Our mental health is so dang important. Just like the food we put in our bodies, and the work we do to make ourselves healthier. We should be making the same effort when it comes to what we allow to invade our thoughts, our space, our time. This goes for our relationships in person, too. When we are constantly surrounding ourselves with people who make us feel less than, guess what? We start to exhibit those feelings. We start believing that we ARE, in fact, less than. This could be an intentional message from people around us, or something that we are imposing based on our own perceptions. But regardless of how we get to that, we need to find an effective solution to remove ourselves from it.
Speaking of mental health: life is too short to be anything but happy. Unlock the first secret to finding happiness in everything you do :
When should you unfollow someone on social media?
So.. how do you know when it’s time to disconnect? If you find yourself experiencing these feelings often with a specific account, it may just be time to sever those virtual ties. Just like Marie Kondo says.. if it doesn’t bring you joy, it may be time to throw it out. (Or in this case, click that unfollow button).
When you find their content offensive
When they’re commenting negative remarks on your posts, or vice versa
When you don’t interact or have any intention of interacting with their account
When you find yourself comparing your life to theirs in a negative way
When you feel bad about yourself or your life/achievements after viewing their content
When you feel angry, annoyed, or emotionally drained after viewing their content
When you find the content fake, or inauthentic, or you just can’t relate
When you walk away from viewing their posts and you feel guilty about your own life or decisions
When you don’t walk away feeling happy, inspired, educated, or empowered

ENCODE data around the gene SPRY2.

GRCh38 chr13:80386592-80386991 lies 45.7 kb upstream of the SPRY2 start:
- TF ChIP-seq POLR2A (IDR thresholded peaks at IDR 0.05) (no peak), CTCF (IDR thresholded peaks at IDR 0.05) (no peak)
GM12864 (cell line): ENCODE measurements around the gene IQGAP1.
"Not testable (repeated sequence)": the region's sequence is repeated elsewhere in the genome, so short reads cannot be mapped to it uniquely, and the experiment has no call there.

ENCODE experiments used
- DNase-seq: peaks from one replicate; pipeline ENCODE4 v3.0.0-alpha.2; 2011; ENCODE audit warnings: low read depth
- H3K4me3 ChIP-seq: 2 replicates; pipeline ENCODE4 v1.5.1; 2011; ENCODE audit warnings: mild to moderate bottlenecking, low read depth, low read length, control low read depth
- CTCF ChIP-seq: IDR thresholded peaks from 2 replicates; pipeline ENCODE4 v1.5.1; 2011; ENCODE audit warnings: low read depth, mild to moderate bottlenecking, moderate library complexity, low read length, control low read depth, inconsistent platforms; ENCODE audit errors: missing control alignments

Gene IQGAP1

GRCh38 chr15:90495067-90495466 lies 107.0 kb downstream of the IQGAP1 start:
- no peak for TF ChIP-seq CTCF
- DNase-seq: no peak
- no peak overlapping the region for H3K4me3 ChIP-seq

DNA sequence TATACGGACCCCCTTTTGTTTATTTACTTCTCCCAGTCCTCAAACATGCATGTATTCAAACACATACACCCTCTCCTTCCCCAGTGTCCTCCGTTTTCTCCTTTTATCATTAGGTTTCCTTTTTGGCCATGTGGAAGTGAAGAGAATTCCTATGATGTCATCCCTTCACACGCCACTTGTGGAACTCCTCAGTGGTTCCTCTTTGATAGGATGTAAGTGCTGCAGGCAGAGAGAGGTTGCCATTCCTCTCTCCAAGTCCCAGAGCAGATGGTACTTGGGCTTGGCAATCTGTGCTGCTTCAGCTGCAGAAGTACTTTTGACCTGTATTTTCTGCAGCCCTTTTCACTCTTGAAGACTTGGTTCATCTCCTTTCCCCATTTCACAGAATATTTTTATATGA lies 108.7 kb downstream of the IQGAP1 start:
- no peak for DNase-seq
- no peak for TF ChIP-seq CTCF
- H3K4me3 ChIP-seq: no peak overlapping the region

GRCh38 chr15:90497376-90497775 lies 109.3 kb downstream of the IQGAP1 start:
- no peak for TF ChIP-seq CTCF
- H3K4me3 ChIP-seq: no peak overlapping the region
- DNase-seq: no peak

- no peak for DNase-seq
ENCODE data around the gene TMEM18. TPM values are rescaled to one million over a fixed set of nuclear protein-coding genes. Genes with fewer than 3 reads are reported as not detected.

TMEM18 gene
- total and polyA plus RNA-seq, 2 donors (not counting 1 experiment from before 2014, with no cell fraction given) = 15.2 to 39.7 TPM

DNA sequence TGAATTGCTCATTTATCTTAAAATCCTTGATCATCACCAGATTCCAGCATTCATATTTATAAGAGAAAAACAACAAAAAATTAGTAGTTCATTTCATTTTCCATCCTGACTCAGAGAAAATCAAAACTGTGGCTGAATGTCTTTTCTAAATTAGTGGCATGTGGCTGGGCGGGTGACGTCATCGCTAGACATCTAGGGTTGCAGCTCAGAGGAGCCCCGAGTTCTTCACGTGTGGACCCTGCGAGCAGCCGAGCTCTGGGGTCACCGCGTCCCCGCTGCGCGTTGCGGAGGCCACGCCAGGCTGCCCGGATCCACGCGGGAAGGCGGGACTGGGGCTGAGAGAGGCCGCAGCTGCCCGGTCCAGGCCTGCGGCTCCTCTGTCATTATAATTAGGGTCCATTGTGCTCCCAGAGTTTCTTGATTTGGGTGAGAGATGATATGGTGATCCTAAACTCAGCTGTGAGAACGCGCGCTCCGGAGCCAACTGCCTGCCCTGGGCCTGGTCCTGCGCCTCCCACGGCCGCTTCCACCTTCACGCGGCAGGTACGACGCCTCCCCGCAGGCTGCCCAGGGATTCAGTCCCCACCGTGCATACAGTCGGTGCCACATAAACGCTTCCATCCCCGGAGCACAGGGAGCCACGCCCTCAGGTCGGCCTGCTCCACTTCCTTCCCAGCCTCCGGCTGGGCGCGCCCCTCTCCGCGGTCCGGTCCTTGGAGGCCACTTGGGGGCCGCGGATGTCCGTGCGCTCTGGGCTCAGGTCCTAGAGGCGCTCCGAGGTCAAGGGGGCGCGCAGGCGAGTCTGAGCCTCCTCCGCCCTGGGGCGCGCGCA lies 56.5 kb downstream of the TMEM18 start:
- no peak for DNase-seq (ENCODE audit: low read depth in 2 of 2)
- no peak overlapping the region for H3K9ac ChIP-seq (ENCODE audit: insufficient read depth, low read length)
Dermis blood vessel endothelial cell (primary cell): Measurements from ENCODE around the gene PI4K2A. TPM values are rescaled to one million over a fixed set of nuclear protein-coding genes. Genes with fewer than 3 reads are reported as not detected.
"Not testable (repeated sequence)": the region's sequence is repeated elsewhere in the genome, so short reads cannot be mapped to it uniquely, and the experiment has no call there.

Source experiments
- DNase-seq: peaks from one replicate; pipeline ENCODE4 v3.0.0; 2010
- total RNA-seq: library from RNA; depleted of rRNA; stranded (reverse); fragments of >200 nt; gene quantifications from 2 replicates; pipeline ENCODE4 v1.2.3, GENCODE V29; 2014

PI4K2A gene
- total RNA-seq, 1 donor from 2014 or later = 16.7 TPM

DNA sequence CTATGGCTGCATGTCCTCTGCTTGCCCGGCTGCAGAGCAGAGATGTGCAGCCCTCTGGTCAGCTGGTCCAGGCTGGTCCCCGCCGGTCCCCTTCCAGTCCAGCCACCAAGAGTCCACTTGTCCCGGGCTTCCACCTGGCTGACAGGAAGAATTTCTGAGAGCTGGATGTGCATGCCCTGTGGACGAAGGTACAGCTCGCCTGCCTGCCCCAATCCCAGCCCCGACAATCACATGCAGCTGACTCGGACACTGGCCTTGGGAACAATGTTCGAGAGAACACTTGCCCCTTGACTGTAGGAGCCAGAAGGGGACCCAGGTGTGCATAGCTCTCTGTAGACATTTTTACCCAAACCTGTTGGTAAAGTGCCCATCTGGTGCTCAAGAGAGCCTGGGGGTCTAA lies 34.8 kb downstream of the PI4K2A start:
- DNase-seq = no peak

Keep in mind if you’re feeling this way about someone else or their social media account, it doesn’t necessarily mean that they’ve done something wrong or that you’ve done something wrong. Sometimes it’s just a good reminder that we need to reevaluate the energy we surround ourselves with and what we allow in our lives.
For me personally, I like to follow people on social media who make me feel uplifted. I look for accounts that make me laugh, challenge my thought processes, and teach me something new. I like to be inspired, and I like to follow people who I can relate to – in all aspects of life; the good, the bad, the ugly, the funny, the cry-worthy. All of it. I also like to use it as an opportunity to make new friends and to get to know the people that I interact with in real life. You don’t always have to post an inspirational message to get me to stick around. I just want to know there’s a real live human on the other end of that profile.
If you’re considering “cleaning up” your friends list, I think it’s important to ask yourself a few questions first: What made you decide to follow that person to begin with? Was it because you initially enjoyed their content or found it valuable? Or did you follow because you felt like you had to – or you were being nosy? (Come on, we’ve all been there). Because your mom told you to follow her cousin’s sister’s aunt Betty from Georgia? Just because you may know someone, or even if it’s a relative – if they’re posting content that ultimately is upsetting you, you don’t have to continue following them.
Want to know a super cool hack that works for both Facebook and Instagram? You can unfollow (or mute on IG) a person without actually unfollowing their page. This just means their content will no longer show up in your newsfeed, and the only way you’ll see it is if you seek them out. I may or may not have done this with some family members who like to get political-post-happy. But I won’t name any names – because the best part is, those people have no way of knowing they’ve been muted! 😉
At the end of the day, social media should be a positive thing. If that general theme has been lacking lately with your online use, it may be time to reevaluate how you use those apps!
Natasha Funderburk is a wife, #boymom, NASM-Certified Personal Trainer, Certified Nutrition Consultant, and ACE-Behavior Change Specialist. When not watching her son play baseball, she can be found on various writing platforms, coaching her clients to live their best lives, drinking all the coffee, and conducting living-room dance parties.